In its latest blog post titled “Project Strobe: Protecting your data, improving our third-party API, and sunsetting consumer Google+,” announced were the findings of Project Strobe Google data breach. Described as a “root-and-branch review of third-party developer access to Google account and Android device data, and of our philosophy around apps’ data access” the blog post outlines four “Findings” and associated “Actions” based on the project audit.
The first Finding and Action are the most important.
“Finding 1: There are significant challenges in creating and maintaining a successful Google+ product that meets consumers’ expectations.
Action 1: We are shutting down Google+ for consumers.”
Many of us who work in development probably had a similar reaction to the Finding: “Duh, you did not need an audit to know that! There are significant challenges in the creation and maintenance of any product with a consumer base, especially one for social media!”
However, what looks like a simple attempt at stating the obvious actually masks a very serious announcement of a security data breach that was found as part of the review. Seven paragraphs in, Google admits:
- The bug was found in March 2018 and was immediately patched
- The bug left sensitive information such as user names, email addresses, occupation, gender and age exposed
- 438 applications had used the API
- Up to 500,000 Google+ Profiles were impacted
- Google cannot tell which users were impacted by the bug because they only kept the API log data for two weeks
The blog goes on to say, “Our Privacy & Data Protection Office reviewed this issue, looking at the type of data involved, whether we could accurately identify the users to inform, whether there was any evidence of misuse, and whether there were any actions a developer or user could take in response. None of these thresholds were met in this instance.”
If you have an information security mindset and are aware of various regulations and standards related to sensitive personal information (also known as Personally Identifiable Information, or PII), you are probably stunned at this point. In the last month, we have seen security-related announcements from Facebook, Twitter (who announced late last month a bug that sent unauthorized developers the direct messages and protected tweets of some users), and now, Google. All have one thing in common….
The bug was in an Application Programming Interface (API) that was in production!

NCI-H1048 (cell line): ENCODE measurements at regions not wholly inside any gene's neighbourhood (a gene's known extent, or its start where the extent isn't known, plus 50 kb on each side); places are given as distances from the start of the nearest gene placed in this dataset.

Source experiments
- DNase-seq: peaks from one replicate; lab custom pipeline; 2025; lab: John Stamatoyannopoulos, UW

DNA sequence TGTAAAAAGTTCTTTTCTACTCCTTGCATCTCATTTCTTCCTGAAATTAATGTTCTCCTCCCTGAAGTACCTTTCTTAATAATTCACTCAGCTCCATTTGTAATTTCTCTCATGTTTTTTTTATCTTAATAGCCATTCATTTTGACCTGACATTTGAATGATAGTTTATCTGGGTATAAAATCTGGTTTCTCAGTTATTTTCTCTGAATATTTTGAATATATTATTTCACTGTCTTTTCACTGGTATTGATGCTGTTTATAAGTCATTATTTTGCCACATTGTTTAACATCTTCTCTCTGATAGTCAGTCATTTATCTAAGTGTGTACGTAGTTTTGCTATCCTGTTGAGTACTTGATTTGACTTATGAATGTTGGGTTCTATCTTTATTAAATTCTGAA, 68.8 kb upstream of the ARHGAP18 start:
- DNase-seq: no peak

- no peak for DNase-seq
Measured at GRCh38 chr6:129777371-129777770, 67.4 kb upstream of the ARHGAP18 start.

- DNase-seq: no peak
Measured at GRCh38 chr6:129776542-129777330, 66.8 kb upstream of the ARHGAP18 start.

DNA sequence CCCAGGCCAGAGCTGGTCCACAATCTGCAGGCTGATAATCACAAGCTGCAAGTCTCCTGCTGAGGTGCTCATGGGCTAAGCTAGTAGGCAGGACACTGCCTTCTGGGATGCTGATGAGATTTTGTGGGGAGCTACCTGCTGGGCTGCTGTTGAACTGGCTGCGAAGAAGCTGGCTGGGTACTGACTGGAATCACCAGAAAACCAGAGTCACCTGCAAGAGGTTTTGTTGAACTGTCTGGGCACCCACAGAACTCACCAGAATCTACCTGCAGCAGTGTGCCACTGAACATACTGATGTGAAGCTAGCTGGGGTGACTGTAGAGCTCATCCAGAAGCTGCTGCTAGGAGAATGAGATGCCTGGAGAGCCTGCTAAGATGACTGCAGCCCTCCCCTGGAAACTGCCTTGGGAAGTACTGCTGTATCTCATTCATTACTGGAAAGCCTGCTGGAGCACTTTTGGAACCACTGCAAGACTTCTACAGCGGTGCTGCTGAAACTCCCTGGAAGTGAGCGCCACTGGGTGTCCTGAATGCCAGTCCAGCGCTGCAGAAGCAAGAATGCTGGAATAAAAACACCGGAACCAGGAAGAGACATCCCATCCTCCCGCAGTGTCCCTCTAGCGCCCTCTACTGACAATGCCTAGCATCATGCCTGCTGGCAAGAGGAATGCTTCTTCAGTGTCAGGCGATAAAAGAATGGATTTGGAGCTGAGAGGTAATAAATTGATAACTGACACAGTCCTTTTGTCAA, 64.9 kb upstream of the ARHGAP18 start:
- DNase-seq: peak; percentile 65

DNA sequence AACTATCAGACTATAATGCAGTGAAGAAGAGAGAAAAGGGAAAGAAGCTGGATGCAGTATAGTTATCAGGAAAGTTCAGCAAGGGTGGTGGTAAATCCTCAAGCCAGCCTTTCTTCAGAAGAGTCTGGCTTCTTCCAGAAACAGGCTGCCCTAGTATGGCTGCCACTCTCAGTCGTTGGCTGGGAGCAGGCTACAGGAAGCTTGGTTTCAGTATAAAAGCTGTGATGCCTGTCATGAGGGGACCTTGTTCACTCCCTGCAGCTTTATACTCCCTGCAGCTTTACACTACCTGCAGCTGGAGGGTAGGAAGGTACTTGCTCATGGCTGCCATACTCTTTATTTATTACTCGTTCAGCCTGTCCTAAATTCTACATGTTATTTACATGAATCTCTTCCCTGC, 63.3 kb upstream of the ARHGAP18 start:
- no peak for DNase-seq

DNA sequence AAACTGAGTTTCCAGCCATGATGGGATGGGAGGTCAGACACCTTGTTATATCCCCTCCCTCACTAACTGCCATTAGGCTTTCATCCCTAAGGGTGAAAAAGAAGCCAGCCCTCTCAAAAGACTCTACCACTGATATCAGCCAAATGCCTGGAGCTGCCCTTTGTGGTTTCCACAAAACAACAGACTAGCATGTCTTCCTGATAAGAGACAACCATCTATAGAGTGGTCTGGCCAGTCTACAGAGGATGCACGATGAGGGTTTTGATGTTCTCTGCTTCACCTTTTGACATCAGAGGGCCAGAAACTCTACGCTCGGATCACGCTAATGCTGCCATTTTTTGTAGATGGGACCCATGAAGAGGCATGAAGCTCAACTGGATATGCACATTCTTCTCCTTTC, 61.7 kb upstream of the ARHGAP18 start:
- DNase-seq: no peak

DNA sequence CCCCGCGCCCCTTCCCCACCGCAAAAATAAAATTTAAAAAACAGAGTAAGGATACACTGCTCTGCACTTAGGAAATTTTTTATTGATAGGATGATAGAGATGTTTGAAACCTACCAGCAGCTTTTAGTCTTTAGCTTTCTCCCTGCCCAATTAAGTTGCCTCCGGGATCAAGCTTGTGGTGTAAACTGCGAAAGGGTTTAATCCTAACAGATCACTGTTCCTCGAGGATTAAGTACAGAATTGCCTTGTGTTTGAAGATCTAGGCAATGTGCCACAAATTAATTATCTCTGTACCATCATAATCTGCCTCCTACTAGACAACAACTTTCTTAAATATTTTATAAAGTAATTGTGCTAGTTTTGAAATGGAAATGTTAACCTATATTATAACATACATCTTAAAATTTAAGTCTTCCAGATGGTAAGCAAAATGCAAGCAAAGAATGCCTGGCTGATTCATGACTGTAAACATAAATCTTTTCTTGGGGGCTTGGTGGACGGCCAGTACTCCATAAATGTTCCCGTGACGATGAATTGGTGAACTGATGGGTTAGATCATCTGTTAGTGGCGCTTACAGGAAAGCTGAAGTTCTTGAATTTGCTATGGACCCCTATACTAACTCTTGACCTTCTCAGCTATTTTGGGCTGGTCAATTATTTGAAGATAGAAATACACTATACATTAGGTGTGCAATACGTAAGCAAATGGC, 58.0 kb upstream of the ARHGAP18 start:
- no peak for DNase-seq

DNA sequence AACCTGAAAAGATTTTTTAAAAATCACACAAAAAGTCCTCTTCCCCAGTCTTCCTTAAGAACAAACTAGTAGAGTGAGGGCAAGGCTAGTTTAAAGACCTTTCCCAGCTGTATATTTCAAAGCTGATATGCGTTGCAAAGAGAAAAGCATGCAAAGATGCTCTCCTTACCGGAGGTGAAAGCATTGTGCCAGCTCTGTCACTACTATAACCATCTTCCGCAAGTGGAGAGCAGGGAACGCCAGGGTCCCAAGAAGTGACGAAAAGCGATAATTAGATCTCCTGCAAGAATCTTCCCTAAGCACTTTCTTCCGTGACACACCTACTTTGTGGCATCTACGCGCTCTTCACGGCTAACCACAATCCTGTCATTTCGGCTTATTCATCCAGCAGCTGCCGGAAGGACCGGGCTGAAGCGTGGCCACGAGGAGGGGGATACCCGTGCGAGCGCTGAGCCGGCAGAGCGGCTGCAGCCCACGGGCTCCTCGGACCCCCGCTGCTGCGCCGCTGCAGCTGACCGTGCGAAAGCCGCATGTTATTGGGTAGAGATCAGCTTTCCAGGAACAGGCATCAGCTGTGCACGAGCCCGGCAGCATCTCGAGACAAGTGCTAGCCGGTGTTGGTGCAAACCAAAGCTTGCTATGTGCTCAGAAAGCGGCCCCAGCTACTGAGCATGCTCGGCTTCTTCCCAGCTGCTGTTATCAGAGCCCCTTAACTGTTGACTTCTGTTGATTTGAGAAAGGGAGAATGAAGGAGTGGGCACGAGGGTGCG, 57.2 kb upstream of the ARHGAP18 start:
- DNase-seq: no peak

It is another perfect reminder of why secure coding is vital to the security stature of a company. If you have a development team, whether in-house, remote, or contracted, you need to have a secure coding standard that has gateways, reviews and sign-offs at every step. It does not matter which software development lifecycle (SDLC) methodology you use (Agile, Waterfall, Prototype, Rapid, Extreme, etc.). All SDLCs support having a secure coding framework being placed side-by-side. Your goal is to avoid common bugs and flaws, and to always to find bugs as early in the process as possible. The industry standard in support of secure coding is the OWASP Top 10.
It is also important that your organization is aware of the various industry standards and protocols related to data security and privacy. This announcement from Google would have triggered an avalanche of activity and costs under many of these standards, including HIPAA (if healthcare information was exposed), FERPA (if student data was exposed), and PCI (if cardholder data was exposed).
Finally, you may be wondering why the Google data breach was announced on such a specific date – March 2018 – for this possible data breach and remediation. It comes down to four simple letters: GDPR. Google has already been hit this year with a huge $5 billion anti-trust fine from the European Union (EU). Had Google announced this issue after May 25, 2018, when the General Data Protection Regulation came into effect, the impact to the company would have been substantial and the fine could have been close to another $5 billion due to the number of user records impacted and the type of data exposed. Also, Google would not have been able to wait almost eight months to announce the security breach, nor would their Privacy & Data Protection Office been allowed to make the decisions it did.
What a perfect storm! What are the key takeaways from this incident?
This can happen to anyone, no matter how large or small the organization
Realize that APIs have just as many data security concerns as web applications or websites
You need a secure coding framework in place NOW
You need a comprehensive training program at all levels of your organization which addresses the responsibilities of various teams/groups
Unfortunately, none of this is going to get any easier! Development is getting more complex, as are the associated security and privacy regulations. The rules are changing and you must keep up. As in basketball and military combat, your best defense is a good offense when it comes to data security.